Gov. Greg Abbott says power grid better than ever as Texans asked to cut back electricity use
A number of power plants were inexplicably offline at the same time that Texas was experiencing record June demand for electricity. ERCOT officials are still working to determine why.
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Gov. Greg Abbott said Wednesday afternoon that Texas’ main power grid “is better today than it’s ever been” — even as residents were on their third consecutive day of being asked to reduce electricity use.
The Electric Reliability Council of Texas, which operates the main power grid, is urging conservation through Friday, as a number of power plants were inexplicably offline at the same time as the state was experiencing record June demand for electricity.
As of Wednesday, when Abbott made his first public comments about this week’s grid conditions, ERCOT officials have still not said why so many power plants were unexpectedly offline. Approximately 12,000 megawatts of power generation were offline Monday afternoon — enough to power 2.4 million homes on a hot summer day. That’s several times more than what ERCOT would typically expect to go down during June.
Approximately 9,000 megawatts of electricity were still offline as of Wednesday afternoon, an ERCOT spokesperson said.
ERCOT officials are working to determine why so many units were down this week. Some experts theorized that the deadly winter storm in February may have caused damage to plants that is causing new complications, but ERCOT officials did not offer any details.
Abbott, however, said Wednesday that power generation plants were down for repairs.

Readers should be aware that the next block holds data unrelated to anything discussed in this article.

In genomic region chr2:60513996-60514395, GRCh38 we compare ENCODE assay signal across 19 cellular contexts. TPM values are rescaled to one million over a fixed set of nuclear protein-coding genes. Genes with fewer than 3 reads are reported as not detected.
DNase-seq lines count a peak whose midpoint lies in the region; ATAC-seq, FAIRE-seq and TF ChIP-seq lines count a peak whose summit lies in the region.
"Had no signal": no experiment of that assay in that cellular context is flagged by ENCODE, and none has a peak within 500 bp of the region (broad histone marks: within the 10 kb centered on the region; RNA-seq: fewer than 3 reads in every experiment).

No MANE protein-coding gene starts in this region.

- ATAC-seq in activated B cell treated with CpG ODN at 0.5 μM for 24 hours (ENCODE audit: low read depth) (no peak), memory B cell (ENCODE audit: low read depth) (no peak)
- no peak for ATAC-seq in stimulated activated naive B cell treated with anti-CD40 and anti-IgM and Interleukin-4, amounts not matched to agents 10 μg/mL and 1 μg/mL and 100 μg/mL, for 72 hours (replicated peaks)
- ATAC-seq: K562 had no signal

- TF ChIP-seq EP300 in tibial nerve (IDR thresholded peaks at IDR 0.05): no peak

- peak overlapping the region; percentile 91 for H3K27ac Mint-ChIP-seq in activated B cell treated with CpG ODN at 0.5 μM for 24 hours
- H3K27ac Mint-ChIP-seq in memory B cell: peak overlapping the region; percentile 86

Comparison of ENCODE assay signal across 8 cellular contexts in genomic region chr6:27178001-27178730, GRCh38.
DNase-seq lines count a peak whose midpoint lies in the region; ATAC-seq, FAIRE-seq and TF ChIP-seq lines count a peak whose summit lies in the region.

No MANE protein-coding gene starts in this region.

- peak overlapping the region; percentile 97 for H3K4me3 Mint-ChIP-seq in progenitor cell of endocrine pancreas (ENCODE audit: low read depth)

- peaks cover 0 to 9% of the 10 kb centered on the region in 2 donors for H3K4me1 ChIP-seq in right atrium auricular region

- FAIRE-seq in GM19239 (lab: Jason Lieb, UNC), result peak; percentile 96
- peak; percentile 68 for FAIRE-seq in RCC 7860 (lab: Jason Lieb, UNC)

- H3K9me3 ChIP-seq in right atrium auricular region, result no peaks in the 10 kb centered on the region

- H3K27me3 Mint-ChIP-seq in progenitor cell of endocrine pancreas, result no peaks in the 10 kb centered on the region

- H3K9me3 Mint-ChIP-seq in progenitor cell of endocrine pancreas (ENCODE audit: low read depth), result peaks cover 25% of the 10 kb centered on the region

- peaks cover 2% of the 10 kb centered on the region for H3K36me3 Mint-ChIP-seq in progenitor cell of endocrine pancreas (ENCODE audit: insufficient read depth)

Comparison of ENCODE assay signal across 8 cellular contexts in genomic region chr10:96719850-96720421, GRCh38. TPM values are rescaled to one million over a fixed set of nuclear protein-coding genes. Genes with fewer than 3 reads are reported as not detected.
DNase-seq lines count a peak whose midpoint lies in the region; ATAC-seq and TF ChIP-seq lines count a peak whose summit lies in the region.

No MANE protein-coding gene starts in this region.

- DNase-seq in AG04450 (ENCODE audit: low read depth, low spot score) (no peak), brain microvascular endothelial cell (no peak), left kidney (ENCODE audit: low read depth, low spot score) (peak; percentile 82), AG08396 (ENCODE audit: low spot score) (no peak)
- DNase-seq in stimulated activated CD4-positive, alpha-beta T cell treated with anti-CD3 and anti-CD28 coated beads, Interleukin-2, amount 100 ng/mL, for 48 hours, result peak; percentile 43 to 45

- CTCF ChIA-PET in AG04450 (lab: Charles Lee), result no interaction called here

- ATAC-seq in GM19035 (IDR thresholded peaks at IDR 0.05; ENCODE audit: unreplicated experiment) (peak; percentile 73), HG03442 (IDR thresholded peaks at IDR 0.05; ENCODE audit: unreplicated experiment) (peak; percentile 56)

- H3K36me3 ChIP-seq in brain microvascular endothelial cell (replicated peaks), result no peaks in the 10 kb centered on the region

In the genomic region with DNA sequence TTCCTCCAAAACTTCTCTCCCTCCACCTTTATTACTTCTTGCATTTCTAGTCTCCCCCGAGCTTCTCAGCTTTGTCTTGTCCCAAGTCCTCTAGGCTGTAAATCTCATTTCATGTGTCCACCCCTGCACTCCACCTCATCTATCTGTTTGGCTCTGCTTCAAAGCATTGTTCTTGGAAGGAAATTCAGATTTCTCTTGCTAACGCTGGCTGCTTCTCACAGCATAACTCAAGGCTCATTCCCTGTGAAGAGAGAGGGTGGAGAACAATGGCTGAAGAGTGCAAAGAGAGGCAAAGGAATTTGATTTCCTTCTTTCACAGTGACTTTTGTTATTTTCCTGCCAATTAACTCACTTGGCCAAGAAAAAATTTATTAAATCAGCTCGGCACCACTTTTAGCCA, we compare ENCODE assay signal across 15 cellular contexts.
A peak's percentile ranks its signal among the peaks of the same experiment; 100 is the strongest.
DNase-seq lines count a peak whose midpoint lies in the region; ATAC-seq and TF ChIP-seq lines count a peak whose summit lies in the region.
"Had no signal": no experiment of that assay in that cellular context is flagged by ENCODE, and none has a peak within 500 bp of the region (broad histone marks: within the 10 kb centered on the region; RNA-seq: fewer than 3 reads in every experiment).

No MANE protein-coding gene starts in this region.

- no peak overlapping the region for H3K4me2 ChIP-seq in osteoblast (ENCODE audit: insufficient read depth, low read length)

“They got repairs done now, before [the] real heat of summer hits,” Abbott said in response to a power grid question during a press conference the governor held about plans to build a border wall at the state’s boundary with Mexico.
Abbott’s office did not immediately respond to questions for comment about his power grid statements Wednesday.
Power plants typically make maintenance repairs during the fall and the spring months ahead of the more extreme weather seasons. In April, just two months after the winter storm, Texans were asked to conserve electricity when a significant amount of plants were down for maintenance.
Power grids must keep supply and demand in balance at all times. When Texas’ grid falls below its safety margin of excess supply, the grid operator starts taking additional precautions to avoid blackouts. The first precaution is to ask the public to cut back electricity usage.
ERCOT officials said it “appears unlikely” that the ERCOT grid would need to implement outages, like it did in February, to reduce strain on the grid this week.
Earlier Wednesday, officials with ERCOT and the Public Utility Commission, which oversees ERCOT, briefed members of the Texas House’s Democratic and Republican caucuses in separate calls about the grid conditions.
Peter Lake, the PUC chair, told House Democrats that officials still cannot explain why so many power generators were offline — but said the agency is working to find out.
“We don’t know if it’s because of residual damage from the winter event, we don’t know if it’s because there was a maintenance delay because of the winter event,” Lake said. “We don’t know if it’s a function of the mechanics of the market and the economics of the current market, but … we’ve got to figure that out.”
Cassandra Pollock contributed to this report.
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